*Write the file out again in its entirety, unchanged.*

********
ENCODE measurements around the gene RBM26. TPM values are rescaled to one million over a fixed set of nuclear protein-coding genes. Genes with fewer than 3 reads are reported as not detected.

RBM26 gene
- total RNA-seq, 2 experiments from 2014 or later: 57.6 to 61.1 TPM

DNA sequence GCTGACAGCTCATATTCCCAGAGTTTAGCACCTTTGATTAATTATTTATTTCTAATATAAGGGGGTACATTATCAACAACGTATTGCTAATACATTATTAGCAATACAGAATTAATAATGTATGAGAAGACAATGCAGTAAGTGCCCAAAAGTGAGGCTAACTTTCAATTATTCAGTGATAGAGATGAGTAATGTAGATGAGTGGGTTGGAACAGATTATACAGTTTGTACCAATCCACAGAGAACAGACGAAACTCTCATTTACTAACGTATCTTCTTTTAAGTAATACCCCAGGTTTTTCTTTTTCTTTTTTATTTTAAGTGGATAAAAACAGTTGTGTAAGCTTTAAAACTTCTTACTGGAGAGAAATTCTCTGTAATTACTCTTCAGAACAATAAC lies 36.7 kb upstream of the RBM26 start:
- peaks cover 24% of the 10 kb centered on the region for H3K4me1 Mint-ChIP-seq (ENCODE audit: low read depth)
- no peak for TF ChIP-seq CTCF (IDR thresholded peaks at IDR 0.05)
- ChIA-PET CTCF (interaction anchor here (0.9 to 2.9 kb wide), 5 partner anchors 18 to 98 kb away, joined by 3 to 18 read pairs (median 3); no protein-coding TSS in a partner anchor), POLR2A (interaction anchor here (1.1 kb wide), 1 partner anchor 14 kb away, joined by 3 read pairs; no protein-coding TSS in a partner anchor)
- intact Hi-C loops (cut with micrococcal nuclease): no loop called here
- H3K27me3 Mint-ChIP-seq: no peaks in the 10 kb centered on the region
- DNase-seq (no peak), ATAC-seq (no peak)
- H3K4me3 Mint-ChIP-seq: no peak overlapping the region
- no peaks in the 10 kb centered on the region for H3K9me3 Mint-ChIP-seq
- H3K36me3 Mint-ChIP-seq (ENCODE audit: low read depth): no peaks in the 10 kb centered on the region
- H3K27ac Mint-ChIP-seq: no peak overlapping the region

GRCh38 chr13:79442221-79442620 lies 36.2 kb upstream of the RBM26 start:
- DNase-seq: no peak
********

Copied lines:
ENCODE measurements around the gene RBM26. TPM values are rescaled to one million over a fixed set of nuclear protein-coding genes. Genes with fewer than 3 reads are reported as not detected.

RBM26 gene
- total RNA-seq, 2 experiments from 2014 or later: 57.6 to 61.1 TPM

DNA sequence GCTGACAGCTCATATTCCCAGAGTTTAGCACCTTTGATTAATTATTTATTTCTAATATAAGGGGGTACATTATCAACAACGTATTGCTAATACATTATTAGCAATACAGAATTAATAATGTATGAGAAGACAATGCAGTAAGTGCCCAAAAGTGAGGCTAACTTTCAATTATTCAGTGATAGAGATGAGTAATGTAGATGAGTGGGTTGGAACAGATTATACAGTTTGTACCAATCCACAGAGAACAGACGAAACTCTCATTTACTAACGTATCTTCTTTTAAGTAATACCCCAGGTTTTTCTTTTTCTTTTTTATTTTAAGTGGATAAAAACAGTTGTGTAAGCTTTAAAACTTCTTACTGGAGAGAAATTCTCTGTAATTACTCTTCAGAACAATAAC lies 36.7 kb upstream of the RBM26 start:
- peaks cover 24% of the 10 kb centered on the region for H3K4me1 Mint-ChIP-seq (ENCODE audit: low read depth)
- no peak for TF ChIP-seq CTCF (IDR thresholded peaks at IDR 0.05)
- ChIA-PET CTCF (interaction anchor here (0.9 to 2.9 kb wide), 5 partner anchors 18 to 98 kb away, joined by 3 to 18 read pairs (median 3); no protein-coding TSS in a partner anchor), POLR2A (interaction anchor here (1.1 kb wide), 1 partner anchor 14 kb away, joined by 3 read pairs; no protein-coding TSS in a partner anchor)
- intact Hi-C loops (cut with micrococcal nuclease): no loop called here
- H3K27me3 Mint-ChIP-seq: no peaks in the 10 kb centered on the region
- DNase-seq (no peak), ATAC-seq (no peak)
- H3K4me3 Mint-ChIP-seq: no peak overlapping the region
- no peaks in the 10 kb centered on the region for H3K9me3 Mint-ChIP-seq
- H3K36me3 Mint-ChIP-seq (ENCODE audit: low read depth): no peaks in the 10 kb centered on the region
- H3K27ac Mint-ChIP-seq: no peak overlapping the region

GRCh38 chr13:79442221-79442620 lies 36.2 kb upstream of the RBM26 start:
- DNase-seq: no peak